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IRS Gives Details on Expanded NOL Carryback Provisions

The Internal Revenue Service on March 16 issued guidance on how home builders and other small businesses can implement the expanded Net Operating Loss (NOL) carryback provisions of the economic stimulus package signed into law last month.

Under the provision, businesses with average gross receipts of no more than $15 million over the prior three years and with a Net Operating Loss in 2008 can elect to offset this loss against income earned in up to the five prior years. Typically, an NOL can only be carried back for two years.

To accommodate the change in the tax law, the IRS has updated the instructions for two key forms — Form 1045 and Form 1139 — on which small businesses can make use of the special carryback provision for tax year 2008. These forms are used to accelerate the payment of refunds.

Legal guidance by the IRS outlining specific details of the NOL extension was released last week in Revenue Procedure 2009-19.

“The new net operating loss provisions could throw a lifeline to struggling businesses, providing them with a quick infusion of cash,” said IRS Commissioner Doug Shulman. “We wanted to make it as easy as possible for small businesses to take advantage of these key tax benefits.”

With the economic downturn and the new law, the IRS said in its release that it expects record numbers of small businesses to be eligible for the refunds. The IRS said that it is putting in special steps to ensure timely processing of these refunds to help small businesses during this difficult period.

Small businesses with large losses in 2008 may be able to benefit fully from those losses now, rather than waiting until claiming them on future tax returns.

The normal two-year carryback remains available if the small business does not elect the special carryback provision. If the loss exceeds the income for the carryback period, the taxpayer can continue to carry forward the remaining balance of the NOL for up to 20 years.

For small businesses that use a fiscal year, this special carryback can be used for an NOL in either a tax year that ends in 2008 or a tax year that begins in 2008. Once a taxpayer makes this election, it cannot be changed.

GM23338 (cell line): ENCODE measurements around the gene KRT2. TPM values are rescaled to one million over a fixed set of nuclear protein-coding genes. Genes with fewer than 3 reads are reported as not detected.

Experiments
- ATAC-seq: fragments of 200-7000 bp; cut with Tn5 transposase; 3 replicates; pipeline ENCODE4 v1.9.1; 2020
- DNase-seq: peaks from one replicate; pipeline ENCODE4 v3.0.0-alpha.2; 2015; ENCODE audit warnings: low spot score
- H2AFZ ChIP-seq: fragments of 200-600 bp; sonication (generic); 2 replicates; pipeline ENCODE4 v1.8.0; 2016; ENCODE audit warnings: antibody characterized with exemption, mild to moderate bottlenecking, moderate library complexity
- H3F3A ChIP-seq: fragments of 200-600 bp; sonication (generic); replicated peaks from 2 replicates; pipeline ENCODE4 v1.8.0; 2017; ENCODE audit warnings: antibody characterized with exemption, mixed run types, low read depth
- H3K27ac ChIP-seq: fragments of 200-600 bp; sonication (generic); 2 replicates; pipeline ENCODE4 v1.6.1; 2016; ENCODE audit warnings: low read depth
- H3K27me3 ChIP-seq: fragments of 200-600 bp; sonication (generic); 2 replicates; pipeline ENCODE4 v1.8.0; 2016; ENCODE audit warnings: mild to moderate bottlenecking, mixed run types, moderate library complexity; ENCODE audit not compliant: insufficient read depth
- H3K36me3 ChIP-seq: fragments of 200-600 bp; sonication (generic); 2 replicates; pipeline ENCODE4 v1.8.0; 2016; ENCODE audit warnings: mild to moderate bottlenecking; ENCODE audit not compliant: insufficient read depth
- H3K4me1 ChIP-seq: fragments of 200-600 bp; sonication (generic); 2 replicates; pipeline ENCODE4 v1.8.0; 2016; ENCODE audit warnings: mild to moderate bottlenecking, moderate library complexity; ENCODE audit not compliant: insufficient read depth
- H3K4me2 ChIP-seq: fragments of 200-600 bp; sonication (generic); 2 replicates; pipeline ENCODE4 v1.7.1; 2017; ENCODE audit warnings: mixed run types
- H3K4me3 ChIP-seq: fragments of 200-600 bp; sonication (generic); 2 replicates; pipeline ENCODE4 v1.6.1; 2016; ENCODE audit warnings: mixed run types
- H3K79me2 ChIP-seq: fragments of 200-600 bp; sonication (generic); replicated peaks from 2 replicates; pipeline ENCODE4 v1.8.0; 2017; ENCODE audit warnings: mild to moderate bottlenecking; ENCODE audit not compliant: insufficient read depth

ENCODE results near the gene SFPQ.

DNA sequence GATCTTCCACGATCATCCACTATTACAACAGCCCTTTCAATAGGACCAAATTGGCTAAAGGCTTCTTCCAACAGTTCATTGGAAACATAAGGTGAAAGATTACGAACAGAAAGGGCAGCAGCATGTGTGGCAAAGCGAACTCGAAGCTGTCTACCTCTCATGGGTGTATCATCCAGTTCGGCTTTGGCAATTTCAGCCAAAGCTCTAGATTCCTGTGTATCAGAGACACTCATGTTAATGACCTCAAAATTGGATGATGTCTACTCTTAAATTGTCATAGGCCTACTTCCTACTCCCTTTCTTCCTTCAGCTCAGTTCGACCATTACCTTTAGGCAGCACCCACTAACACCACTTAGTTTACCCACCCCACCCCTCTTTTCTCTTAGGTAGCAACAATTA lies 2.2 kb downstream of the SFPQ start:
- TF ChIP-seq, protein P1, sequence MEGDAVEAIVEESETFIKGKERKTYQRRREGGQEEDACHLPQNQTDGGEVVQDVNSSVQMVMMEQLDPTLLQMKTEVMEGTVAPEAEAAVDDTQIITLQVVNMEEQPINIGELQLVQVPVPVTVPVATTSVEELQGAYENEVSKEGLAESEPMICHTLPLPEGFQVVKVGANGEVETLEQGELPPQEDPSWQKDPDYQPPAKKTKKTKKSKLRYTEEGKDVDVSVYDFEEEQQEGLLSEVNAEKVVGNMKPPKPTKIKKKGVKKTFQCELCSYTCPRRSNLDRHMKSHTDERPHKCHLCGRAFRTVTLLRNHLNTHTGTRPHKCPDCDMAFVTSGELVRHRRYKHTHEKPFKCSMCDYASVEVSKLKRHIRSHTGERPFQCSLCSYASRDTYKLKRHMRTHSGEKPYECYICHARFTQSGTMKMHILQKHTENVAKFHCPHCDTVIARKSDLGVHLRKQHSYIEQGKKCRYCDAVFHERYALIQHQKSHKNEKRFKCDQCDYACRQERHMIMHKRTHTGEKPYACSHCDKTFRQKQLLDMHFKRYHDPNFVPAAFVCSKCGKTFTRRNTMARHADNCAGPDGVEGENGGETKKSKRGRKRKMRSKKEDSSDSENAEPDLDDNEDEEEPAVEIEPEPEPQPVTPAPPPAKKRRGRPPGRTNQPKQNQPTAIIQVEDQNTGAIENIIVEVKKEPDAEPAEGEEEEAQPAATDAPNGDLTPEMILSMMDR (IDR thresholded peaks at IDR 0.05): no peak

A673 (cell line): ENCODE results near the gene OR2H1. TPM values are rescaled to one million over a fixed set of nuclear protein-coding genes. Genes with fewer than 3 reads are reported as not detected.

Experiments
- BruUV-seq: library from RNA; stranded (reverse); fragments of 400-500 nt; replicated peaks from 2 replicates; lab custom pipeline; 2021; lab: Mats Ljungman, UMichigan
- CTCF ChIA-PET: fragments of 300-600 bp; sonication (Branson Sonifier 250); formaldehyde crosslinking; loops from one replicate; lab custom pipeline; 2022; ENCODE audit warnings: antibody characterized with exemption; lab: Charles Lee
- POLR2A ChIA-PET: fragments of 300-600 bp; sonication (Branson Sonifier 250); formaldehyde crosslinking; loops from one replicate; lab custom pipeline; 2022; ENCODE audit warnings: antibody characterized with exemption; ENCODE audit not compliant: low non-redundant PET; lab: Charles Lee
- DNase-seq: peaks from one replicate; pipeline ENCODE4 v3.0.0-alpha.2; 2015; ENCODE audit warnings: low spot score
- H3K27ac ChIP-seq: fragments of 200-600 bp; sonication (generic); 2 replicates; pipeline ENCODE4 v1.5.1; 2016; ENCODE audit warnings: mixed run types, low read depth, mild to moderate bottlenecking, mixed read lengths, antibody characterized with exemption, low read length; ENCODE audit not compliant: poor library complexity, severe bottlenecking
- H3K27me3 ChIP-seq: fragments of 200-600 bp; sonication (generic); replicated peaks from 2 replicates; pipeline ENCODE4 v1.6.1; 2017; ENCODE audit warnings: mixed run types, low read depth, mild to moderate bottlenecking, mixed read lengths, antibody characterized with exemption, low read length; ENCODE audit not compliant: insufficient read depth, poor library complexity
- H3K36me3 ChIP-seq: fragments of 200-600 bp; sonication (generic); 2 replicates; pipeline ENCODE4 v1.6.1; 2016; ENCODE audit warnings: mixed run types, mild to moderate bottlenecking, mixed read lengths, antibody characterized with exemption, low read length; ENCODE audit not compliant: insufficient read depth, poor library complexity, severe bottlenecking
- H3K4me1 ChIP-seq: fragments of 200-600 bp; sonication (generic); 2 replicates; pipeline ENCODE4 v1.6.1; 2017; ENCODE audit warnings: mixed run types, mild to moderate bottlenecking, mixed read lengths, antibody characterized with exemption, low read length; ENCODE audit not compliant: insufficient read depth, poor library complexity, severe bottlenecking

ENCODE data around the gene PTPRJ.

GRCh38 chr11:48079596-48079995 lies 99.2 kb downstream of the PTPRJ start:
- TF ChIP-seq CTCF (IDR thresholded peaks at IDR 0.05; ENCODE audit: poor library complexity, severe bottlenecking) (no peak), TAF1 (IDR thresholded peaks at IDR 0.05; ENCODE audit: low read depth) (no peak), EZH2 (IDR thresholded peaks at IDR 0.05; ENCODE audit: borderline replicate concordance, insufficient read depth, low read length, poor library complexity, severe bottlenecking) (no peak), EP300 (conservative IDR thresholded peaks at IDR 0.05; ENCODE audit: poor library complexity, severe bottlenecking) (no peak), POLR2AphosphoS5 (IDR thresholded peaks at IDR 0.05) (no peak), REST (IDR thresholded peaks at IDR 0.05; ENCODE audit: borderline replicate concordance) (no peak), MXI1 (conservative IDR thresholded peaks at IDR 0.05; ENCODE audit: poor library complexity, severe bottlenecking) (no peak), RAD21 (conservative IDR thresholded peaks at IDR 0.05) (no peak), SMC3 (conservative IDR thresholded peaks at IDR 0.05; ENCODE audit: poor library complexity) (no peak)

There are several methods a small business can use to elect the new provision as detailed in the Revenue Procedure, according to the IRS.

If a small business previously elected to waive the carryback of 2008 NOL but now wants to elect this special carryback, it must revoke that previous election on or before April 17, 2009.

Generally, small businesses that are not corporations — including sole proprietorships filing schedule C with their Form 1040 — can accelerate a refund by using Form 1045, Application for Tentative Refund.

Corporations with NOLs can also accelerate a refund by using Form 1139, Corporation Application for Tentative Refund.

The IRS said that it will be closely monitoring these filings and will provide additional staff as needed to process these forms. The IRS will work to issue refunds within 45 days or even earlier to the degree possible.

In addition, Frequently Asked Questions have been posted on the IRS.gov Web site. Small businesses that file Form 1040 can also call 800-829-1040 with NOL questions. Corporations can contact 800-829-4933.

Form 1045 or Form 1139, whichever the taxpayer uses, generally must be filed within one year after the end of the tax year of the NOL. In addition, the current year’s tax return must be filed by the date the Form 1045 or Form 1139 is filed. Form 1045 and Form 1139 are filed at the same place the taxpayer’s return is filed, as listed on the return instructions.

Accelerated refunds paid via Form 1045 or Form 1139 are described as “tentative” because the applications for refunds are potentially subject to review at a later date. The instructions for these forms provide more information on the accelerated refund option.

 
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